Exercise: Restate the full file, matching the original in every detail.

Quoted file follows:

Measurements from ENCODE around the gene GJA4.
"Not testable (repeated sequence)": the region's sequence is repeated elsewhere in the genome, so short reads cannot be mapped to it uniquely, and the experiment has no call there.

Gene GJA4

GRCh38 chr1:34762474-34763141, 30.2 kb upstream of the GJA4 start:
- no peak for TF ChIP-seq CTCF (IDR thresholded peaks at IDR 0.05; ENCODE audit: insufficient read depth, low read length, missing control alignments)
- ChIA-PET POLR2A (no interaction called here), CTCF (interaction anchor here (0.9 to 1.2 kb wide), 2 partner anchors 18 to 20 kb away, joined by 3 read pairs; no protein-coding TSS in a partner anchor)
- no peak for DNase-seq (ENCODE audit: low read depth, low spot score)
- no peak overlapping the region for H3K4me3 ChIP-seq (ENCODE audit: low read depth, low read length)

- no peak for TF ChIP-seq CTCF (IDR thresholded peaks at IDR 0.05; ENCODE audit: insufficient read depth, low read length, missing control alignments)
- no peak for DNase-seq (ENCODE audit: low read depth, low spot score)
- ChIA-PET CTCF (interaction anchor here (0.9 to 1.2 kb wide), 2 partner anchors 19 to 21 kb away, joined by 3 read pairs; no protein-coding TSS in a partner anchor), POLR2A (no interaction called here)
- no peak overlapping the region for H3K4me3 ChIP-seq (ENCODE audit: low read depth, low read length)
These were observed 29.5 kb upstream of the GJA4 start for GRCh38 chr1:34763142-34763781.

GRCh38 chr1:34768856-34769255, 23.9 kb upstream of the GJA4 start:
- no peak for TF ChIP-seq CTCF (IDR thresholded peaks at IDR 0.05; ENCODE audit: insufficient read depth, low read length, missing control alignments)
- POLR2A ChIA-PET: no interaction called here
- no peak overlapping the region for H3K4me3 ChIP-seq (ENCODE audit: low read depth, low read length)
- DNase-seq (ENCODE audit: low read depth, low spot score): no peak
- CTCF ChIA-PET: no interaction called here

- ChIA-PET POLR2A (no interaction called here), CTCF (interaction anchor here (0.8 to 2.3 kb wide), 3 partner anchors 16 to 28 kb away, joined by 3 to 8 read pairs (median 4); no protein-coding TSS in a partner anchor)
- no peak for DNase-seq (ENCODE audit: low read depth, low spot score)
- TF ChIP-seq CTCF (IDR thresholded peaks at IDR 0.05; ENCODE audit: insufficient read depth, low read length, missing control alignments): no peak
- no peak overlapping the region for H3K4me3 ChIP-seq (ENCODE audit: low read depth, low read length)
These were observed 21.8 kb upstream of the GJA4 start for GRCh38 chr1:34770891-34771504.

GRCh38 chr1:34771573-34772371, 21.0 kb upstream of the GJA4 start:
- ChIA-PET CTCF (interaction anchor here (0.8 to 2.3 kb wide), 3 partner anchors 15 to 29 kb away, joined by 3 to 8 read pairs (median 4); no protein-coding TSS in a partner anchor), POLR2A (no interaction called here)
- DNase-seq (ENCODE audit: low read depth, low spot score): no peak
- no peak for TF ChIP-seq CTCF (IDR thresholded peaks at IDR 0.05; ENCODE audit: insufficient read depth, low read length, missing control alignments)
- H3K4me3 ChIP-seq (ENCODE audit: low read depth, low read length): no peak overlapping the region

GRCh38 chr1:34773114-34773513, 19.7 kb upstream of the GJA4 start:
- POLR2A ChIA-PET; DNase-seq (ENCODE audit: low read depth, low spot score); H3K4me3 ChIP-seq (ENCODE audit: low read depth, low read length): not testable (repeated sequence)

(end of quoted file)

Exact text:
Measurements from ENCODE around the gene GJA4.
"Not testable (repeated sequence)": the region's sequence is repeated elsewhere in the genome, so short reads cannot be mapped to it uniquely, and the experiment has no call there.

Gene GJA4

GRCh38 chr1:34762474-34763141, 30.2 kb upstream of the GJA4 start:
- no peak for TF ChIP-seq CTCF (IDR thresholded peaks at IDR 0.05; ENCODE audit: insufficient read depth, low read length, missing control alignments)
- ChIA-PET POLR2A (no interaction called here), CTCF (interaction anchor here (0.9 to 1.2 kb wide), 2 partner anchors 18 to 20 kb away, joined by 3 read pairs; no protein-coding TSS in a partner anchor)
- no peak for DNase-seq (ENCODE audit: low read depth, low spot score)
- no peak overlapping the region for H3K4me3 ChIP-seq (ENCODE audit: low read depth, low read length)

- no peak for TF ChIP-seq CTCF (IDR thresholded peaks at IDR 0.05; ENCODE audit: insufficient read depth, low read length, missing control alignments)
- no peak for DNase-seq (ENCODE audit: low read depth, low spot score)
- ChIA-PET CTCF (interaction anchor here (0.9 to 1.2 kb wide), 2 partner anchors 19 to 21 kb away, joined by 3 read pairs; no protein-coding TSS in a partner anchor), POLR2A (no interaction called here)
- no peak overlapping the region for H3K4me3 ChIP-seq (ENCODE audit: low read depth, low read length)
These were observed 29.5 kb upstream of the GJA4 start for GRCh38 chr1:34763142-34763781.

GRCh38 chr1:34768856-34769255, 23.9 kb upstream of the GJA4 start:
- no peak for TF ChIP-seq CTCF (IDR thresholded peaks at IDR 0.05; ENCODE audit: insufficient read depth, low read length, missing control alignments)
- POLR2A ChIA-PET: no interaction called here
- no peak overlapping the region for H3K4me3 ChIP-seq (ENCODE audit: low read depth, low read length)
- DNase-seq (ENCODE audit: low read depth, low spot score): no peak
- CTCF ChIA-PET: no interaction called here

- ChIA-PET POLR2A (no interaction called here), CTCF (interaction anchor here (0.8 to 2.3 kb wide), 3 partner anchors 16 to 28 kb away, joined by 3 to 8 read pairs (median 4); no protein-coding TSS in a partner anchor)
- no peak for DNase-seq (ENCODE audit: low read depth, low spot score)
- TF ChIP-seq CTCF (IDR thresholded peaks at IDR 0.05; ENCODE audit: insufficient read depth, low read length, missing control alignments): no peak
- no peak overlapping the region for H3K4me3 ChIP-seq (ENCODE audit: low read depth, low read length)
These were observed 21.8 kb upstream of the GJA4 start for GRCh38 chr1:34770891-34771504.

GRCh38 chr1:34771573-34772371, 21.0 kb upstream of the GJA4 start:
- ChIA-PET CTCF (interaction anchor here (0.8 to 2.3 kb wide), 3 partner anchors 15 to 29 kb away, joined by 3 to 8 read pairs (median 4); no protein-coding TSS in a partner anchor), POLR2A (no interaction called here)
- DNase-seq (ENCODE audit: low read depth, low spot score): no peak
- no peak for TF ChIP-seq CTCF (IDR thresholded peaks at IDR 0.05; ENCODE audit: insufficient read depth, low read length, missing control alignments)
- H3K4me3 ChIP-seq (ENCODE audit: low read depth, low read length): no peak overlapping the region

GRCh38 chr1:34773114-34773513, 19.7 kb upstream of the GJA4 start:
- POLR2A ChIA-PET; DNase-seq (ENCODE audit: low read depth, low spot score); H3K4me3 ChIP-seq (ENCODE audit: low read depth, low read length): not testable (repeated sequence)